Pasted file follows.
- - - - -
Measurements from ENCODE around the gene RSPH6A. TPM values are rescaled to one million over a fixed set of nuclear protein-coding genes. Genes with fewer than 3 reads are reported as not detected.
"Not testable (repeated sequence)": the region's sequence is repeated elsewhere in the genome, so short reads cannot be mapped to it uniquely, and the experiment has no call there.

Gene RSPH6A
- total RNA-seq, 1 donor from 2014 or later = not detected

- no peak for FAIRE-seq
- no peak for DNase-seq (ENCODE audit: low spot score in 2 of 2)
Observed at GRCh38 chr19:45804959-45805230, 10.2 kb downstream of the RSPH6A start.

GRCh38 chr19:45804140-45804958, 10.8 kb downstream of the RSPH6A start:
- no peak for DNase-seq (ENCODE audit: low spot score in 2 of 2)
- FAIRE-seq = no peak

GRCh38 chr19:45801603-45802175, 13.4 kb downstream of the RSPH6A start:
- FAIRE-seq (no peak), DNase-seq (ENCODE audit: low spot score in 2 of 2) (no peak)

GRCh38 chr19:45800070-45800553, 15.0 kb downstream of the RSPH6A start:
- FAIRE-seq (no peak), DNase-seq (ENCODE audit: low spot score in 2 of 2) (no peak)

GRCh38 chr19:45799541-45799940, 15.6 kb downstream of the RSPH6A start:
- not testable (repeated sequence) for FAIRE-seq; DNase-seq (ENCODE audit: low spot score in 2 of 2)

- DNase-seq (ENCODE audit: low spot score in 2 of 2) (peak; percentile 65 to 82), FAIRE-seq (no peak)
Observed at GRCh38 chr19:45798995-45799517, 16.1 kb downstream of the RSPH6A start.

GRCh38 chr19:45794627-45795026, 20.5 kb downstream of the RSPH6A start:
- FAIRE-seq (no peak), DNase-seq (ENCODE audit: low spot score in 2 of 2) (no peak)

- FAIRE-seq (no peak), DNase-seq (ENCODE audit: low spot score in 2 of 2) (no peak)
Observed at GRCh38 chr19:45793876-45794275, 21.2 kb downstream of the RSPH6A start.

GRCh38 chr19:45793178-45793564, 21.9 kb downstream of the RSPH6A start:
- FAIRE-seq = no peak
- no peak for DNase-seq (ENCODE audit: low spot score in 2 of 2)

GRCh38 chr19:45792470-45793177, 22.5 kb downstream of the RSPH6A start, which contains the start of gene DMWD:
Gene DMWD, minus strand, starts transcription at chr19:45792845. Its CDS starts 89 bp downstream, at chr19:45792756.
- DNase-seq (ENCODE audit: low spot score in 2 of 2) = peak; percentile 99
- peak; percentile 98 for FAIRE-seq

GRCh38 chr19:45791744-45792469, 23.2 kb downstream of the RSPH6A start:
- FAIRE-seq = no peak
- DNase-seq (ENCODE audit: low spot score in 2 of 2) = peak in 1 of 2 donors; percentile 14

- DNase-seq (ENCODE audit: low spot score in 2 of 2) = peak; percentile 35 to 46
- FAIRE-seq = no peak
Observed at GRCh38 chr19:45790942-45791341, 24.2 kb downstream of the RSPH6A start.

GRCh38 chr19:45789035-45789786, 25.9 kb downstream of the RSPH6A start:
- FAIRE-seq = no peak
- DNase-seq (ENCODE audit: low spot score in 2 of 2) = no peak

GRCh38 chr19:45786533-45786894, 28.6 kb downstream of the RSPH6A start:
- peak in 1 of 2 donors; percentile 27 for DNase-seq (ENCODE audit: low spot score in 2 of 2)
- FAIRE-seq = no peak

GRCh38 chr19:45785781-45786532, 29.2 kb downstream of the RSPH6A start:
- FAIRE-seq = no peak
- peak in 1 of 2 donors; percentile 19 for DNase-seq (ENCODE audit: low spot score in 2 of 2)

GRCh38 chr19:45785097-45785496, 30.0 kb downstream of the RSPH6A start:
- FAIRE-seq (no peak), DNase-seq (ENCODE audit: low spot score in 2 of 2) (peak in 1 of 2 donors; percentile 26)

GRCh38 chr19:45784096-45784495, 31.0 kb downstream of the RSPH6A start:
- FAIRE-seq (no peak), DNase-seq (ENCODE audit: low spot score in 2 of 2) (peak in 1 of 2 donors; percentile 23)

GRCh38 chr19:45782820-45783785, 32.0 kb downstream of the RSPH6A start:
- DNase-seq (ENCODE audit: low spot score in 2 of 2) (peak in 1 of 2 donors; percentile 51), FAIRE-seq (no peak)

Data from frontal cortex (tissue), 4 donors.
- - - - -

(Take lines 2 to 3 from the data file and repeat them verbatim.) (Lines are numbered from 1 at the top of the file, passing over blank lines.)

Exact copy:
"Not testable (repeated sequence)": the region's sequence is repeated elsewhere in the genome, so short reads cannot be mapped to it uniquely, and the experiment has no call there.

Gene RSPH6A